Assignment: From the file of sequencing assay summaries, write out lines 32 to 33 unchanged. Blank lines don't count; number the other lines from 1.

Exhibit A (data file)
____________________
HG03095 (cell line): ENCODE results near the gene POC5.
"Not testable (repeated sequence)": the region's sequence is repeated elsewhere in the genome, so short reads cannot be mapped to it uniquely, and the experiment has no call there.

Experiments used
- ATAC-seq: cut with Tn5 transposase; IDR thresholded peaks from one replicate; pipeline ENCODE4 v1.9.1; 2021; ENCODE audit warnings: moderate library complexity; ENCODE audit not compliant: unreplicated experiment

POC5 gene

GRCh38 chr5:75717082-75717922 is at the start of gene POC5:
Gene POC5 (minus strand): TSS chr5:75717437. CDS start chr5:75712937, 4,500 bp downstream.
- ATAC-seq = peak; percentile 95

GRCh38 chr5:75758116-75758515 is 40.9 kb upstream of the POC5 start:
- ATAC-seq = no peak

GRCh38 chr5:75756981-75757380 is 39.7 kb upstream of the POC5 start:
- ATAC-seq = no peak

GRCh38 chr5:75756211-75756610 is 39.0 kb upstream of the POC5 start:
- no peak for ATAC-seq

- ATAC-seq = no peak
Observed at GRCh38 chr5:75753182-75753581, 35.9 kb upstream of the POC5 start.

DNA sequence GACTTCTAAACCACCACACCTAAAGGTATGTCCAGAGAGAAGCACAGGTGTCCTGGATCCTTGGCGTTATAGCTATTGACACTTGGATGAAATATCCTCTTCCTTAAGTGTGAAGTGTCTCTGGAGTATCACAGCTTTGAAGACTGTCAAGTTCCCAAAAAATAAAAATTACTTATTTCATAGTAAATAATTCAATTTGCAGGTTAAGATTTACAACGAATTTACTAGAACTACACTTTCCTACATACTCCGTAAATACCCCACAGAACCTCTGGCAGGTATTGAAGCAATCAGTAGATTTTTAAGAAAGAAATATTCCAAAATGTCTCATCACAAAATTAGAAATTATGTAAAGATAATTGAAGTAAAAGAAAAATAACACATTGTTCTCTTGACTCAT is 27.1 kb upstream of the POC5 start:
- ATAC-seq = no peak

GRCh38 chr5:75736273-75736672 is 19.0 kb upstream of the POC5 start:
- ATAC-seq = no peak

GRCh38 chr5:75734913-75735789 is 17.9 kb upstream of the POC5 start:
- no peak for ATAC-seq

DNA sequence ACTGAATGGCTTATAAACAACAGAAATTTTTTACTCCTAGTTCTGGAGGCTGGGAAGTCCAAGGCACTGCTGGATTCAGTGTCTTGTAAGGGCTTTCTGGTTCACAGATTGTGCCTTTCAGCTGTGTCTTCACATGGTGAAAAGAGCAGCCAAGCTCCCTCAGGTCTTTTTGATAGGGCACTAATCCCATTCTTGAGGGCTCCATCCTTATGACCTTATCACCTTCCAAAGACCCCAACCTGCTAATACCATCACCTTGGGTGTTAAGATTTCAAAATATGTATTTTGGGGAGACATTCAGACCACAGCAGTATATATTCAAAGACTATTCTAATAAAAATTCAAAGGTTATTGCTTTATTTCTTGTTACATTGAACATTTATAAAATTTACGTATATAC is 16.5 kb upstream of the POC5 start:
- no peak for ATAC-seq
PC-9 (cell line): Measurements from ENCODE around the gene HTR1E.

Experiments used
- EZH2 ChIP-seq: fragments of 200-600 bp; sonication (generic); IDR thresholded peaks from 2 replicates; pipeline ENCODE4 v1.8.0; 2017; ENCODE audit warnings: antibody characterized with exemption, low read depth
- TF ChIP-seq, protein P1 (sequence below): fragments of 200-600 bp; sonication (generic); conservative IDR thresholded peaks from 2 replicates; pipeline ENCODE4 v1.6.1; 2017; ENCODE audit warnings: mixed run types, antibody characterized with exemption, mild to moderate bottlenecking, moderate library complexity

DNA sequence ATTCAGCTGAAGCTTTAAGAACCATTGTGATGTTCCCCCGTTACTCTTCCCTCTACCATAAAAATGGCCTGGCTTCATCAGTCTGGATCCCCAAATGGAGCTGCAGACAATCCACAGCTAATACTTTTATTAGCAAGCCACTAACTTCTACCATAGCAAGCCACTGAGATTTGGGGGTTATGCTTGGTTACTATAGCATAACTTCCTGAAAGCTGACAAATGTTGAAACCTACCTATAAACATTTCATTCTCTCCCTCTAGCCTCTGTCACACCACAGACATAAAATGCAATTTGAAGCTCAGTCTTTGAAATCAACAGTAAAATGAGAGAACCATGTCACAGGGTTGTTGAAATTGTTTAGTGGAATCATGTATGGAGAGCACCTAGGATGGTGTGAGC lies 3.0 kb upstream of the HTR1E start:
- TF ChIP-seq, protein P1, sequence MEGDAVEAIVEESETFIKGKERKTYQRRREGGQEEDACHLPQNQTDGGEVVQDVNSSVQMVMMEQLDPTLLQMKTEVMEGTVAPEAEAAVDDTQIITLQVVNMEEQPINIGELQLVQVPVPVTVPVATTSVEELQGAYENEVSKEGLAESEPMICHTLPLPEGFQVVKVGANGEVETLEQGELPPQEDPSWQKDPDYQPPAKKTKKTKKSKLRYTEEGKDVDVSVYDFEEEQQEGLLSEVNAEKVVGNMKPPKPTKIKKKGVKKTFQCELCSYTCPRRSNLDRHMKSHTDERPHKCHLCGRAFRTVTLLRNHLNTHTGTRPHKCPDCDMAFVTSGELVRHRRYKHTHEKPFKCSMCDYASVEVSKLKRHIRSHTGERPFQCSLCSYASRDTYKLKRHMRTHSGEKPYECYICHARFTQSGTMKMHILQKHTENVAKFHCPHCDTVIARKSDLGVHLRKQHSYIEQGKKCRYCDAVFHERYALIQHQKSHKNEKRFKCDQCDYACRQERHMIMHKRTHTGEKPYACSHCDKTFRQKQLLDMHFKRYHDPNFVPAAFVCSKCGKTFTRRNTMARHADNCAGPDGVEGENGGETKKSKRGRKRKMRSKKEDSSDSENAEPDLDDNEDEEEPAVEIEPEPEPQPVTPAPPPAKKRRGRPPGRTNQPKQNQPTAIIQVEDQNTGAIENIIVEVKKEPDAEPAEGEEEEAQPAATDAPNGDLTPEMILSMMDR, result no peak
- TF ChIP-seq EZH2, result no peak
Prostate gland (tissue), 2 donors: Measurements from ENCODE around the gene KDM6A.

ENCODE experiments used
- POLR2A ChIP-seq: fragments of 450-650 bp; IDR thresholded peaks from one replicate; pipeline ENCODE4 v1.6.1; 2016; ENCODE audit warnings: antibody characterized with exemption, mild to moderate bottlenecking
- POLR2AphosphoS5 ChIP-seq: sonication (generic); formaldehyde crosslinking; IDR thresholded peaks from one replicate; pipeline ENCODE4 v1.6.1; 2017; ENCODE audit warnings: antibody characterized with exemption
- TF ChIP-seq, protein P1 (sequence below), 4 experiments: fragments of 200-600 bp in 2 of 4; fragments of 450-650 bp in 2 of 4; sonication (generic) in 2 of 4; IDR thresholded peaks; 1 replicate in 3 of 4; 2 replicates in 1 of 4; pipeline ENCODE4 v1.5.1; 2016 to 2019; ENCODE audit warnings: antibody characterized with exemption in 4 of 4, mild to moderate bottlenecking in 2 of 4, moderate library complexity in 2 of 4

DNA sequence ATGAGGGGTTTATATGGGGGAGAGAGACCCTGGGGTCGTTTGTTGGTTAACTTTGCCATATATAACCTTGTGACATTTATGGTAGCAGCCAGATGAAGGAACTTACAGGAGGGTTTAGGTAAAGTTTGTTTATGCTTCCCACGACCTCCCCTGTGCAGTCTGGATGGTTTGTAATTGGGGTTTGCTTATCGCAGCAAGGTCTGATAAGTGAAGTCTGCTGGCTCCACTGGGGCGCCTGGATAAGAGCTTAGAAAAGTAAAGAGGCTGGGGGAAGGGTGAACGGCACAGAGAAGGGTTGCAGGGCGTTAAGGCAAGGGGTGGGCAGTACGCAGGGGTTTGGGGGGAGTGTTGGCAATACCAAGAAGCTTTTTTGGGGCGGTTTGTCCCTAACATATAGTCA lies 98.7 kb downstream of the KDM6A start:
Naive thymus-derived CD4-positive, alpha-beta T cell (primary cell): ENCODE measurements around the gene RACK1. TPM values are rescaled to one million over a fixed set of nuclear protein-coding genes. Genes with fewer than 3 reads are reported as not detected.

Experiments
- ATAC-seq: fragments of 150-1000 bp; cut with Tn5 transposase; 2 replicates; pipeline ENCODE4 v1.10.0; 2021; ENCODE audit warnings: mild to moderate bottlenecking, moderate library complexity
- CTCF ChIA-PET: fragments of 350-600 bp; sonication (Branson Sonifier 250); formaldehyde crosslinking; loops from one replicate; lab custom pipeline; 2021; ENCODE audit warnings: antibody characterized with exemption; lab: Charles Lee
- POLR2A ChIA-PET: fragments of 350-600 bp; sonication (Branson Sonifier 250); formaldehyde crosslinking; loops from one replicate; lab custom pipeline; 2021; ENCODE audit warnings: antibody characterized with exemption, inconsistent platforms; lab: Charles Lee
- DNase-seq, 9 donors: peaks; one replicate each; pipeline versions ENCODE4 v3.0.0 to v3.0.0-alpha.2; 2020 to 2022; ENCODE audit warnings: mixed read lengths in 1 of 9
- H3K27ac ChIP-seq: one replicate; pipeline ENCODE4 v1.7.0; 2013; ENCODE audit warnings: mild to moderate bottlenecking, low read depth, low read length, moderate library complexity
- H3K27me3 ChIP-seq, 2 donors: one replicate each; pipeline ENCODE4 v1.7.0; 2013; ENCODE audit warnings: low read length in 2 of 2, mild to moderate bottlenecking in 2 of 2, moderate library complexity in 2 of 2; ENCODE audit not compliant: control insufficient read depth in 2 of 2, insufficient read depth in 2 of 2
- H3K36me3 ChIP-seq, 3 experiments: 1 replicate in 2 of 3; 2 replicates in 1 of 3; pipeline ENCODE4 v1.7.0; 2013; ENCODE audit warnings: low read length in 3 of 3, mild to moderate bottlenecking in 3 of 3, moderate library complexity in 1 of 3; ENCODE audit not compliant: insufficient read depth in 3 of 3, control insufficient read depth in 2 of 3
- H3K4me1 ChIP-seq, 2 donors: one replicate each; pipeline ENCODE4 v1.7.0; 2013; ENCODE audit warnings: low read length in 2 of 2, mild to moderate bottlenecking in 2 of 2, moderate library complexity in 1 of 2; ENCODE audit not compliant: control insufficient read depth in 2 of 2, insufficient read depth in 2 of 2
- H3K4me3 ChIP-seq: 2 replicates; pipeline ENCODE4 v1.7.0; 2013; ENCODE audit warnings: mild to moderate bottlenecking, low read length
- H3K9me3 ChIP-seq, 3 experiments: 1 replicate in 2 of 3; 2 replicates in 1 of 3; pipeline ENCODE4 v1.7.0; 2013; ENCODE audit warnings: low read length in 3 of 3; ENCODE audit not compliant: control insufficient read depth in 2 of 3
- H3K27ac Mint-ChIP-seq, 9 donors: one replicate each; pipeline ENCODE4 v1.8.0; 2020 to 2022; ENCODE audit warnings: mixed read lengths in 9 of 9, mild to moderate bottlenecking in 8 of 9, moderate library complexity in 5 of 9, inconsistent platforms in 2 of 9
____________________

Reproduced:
Prostate gland (tissue), 2 donors: Measurements from ENCODE around the gene KDM6A.

ENCODE experiments used